One reason for the initially chaotic security situation was that the USA had practically no military police at its disposal when the war in Iraq ended, which had particularly dramatic consequences in view of the ensuing looting. After the war, the US authorities in Iraq were, in particular, to

  • ensure security for its own personnel and the Iraqi population;
  • restore normal living conditions through reconstructing the technical, social and economic infrastructure, especially electricity and water supplies plus medical and social facilities;
  • safeguard the social cohesion of Iraq and prevent tendencies towards disintegration; and
  • establish a new political system to which political power could be transferred in the medium term without harming their own interests.

The first two tasks, the fulfilment of which was necessary in order to stabilise the country in the short term, to legitimise the occupation and to create conditions for control and nation-building, were tackled with alarming cluelessness. The US authorities could only establish the security of their own troops to a very limited extent, with more US soldiers killed in attacks by the summer of 2003 than during the actual war, and the situation further deteriorating since the spring of 2004. More significant in political terms, however, was the fact that the Iraqi civil population was even far less secure than the occupiers, with spontaneous and organised violent crime, political intimidation and force, plus general lawlessness developing into a daily threat for the population at large. For this reason, the criticism was frequently levelled that: “The US troops are very interested in security – but only in their own, not ours.”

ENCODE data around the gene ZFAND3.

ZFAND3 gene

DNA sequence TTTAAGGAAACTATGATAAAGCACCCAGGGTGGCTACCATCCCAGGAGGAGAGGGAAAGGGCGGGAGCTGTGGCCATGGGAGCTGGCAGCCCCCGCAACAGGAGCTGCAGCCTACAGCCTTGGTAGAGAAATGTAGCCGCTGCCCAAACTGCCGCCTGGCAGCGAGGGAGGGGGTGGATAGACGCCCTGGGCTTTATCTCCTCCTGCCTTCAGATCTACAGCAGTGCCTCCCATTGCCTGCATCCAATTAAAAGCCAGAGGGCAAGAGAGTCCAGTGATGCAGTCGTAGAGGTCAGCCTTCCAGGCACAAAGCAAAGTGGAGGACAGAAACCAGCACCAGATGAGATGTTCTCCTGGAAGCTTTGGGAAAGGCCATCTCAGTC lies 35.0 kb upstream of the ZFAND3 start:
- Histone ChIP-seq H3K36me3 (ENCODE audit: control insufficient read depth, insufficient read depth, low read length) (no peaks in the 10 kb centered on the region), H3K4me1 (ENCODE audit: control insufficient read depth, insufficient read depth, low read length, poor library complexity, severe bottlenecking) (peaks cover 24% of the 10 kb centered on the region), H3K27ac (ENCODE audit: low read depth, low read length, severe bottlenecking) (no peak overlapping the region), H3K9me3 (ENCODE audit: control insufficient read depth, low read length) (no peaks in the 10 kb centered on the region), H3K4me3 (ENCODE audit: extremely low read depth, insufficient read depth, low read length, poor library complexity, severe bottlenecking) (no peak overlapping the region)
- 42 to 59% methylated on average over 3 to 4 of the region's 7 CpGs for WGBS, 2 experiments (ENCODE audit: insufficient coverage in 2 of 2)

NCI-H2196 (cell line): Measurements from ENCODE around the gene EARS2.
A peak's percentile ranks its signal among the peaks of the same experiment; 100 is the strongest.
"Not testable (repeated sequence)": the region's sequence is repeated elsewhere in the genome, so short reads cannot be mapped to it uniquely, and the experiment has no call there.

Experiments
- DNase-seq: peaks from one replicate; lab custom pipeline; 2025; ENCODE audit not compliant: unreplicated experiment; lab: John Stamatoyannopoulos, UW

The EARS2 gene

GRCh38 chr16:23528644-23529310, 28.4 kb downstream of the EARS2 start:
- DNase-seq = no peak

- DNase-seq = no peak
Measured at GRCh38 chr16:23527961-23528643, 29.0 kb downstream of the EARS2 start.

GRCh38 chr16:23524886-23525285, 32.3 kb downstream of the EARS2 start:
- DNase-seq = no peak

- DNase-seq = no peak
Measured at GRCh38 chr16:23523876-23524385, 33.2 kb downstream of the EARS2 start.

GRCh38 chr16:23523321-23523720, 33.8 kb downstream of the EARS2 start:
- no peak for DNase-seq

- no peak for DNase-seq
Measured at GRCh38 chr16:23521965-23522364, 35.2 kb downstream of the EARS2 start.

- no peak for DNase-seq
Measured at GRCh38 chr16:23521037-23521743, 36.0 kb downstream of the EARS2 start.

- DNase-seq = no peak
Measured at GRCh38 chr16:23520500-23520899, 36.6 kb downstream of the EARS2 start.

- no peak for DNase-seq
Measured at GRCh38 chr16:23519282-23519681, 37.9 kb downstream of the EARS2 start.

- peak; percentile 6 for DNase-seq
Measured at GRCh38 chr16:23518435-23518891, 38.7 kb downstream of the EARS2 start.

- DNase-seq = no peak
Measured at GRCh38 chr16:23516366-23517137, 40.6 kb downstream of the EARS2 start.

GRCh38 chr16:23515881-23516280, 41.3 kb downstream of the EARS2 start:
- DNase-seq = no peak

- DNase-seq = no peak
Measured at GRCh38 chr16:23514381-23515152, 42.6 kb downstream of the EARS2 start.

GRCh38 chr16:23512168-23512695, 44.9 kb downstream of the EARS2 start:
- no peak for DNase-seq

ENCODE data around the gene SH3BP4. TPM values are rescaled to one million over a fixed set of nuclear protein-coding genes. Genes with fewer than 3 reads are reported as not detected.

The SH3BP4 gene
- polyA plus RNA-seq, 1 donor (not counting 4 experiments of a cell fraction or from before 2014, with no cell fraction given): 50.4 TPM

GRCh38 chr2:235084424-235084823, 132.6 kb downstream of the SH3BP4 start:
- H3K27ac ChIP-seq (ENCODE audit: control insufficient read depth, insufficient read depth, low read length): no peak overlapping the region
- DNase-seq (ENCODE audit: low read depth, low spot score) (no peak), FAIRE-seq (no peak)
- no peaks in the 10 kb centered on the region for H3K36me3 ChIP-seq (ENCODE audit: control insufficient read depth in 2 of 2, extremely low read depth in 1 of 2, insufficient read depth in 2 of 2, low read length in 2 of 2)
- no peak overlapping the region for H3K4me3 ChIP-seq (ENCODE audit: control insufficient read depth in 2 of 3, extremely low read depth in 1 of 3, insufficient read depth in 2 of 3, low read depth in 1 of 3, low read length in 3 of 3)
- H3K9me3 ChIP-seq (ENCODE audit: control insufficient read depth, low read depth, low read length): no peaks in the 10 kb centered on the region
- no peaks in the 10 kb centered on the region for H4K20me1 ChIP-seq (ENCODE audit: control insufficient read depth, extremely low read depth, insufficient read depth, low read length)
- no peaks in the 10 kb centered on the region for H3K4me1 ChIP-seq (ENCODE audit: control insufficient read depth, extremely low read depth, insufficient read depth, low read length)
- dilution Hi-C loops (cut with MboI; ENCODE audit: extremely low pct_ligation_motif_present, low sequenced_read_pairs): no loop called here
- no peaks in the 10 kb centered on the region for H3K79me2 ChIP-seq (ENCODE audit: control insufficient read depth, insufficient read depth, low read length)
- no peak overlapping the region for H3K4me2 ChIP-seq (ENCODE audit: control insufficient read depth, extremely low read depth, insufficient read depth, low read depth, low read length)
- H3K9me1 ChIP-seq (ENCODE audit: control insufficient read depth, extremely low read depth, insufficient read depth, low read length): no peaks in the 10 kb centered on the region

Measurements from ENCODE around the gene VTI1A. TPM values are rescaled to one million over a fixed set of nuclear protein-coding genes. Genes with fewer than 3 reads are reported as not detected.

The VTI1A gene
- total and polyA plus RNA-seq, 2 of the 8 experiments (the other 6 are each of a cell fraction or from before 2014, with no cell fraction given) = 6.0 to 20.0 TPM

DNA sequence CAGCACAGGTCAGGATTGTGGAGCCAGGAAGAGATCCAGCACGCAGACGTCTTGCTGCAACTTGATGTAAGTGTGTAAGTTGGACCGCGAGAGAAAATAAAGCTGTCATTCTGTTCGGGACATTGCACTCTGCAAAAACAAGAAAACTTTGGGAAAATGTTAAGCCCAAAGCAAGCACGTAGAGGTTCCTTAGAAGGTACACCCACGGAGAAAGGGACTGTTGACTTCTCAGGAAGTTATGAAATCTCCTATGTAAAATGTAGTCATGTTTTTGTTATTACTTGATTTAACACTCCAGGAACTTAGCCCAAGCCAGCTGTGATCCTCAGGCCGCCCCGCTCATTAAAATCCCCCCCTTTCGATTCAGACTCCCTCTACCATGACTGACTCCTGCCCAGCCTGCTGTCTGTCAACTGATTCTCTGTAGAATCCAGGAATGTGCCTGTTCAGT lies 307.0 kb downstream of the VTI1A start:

Re-establishment of the civil infrastructure also proceeded at an astonishingly sluggish pace and without success in the first few months, with the electricity supply in Baghdad functioning only 7-8 hours a day and just 2-4 hours a day in cities like Mosul, according to the complaints of local residents. Even still in March of 2004 Baghdad residents complained that power supply being cut four times a day for 2-3 hours each. Without electricity, other public services are also restricted, e.g. in many places, no electricity means no water supply because the pumps cannot work. In intense heat (up to 60°C in summer 2003), restrictions of this nature have an especially grave and direct impact on the health situation – especially under conditions of makeshift medical care services. One high-ranking US official commented on the problem as follows at the beginning of July:

“Power is the central issue,” a senior U.S. official here said. “Without it, you don’t have security. You don’t have an economy. You don’t have trust in what we’re doing. What you do have is more anger, more frustration, more violence. We’re not going to solve anything here until we first find a way to get more electricity to the people.” (Washington Post 2003c).

Criticism of the severe shortcomings in the areas of security and infrastructure was already widespread in the summer of 2003 and increasing well into in 2004 (outside the better organised Kurdish autonomous zone), with differences principally evident in terms of how they were assessed politically: one part of the population pleaded for patience, while others became increasingly louder in their demand for the withdrawal of the occupying troops and responsibility to be handed over to Iraqi bodies.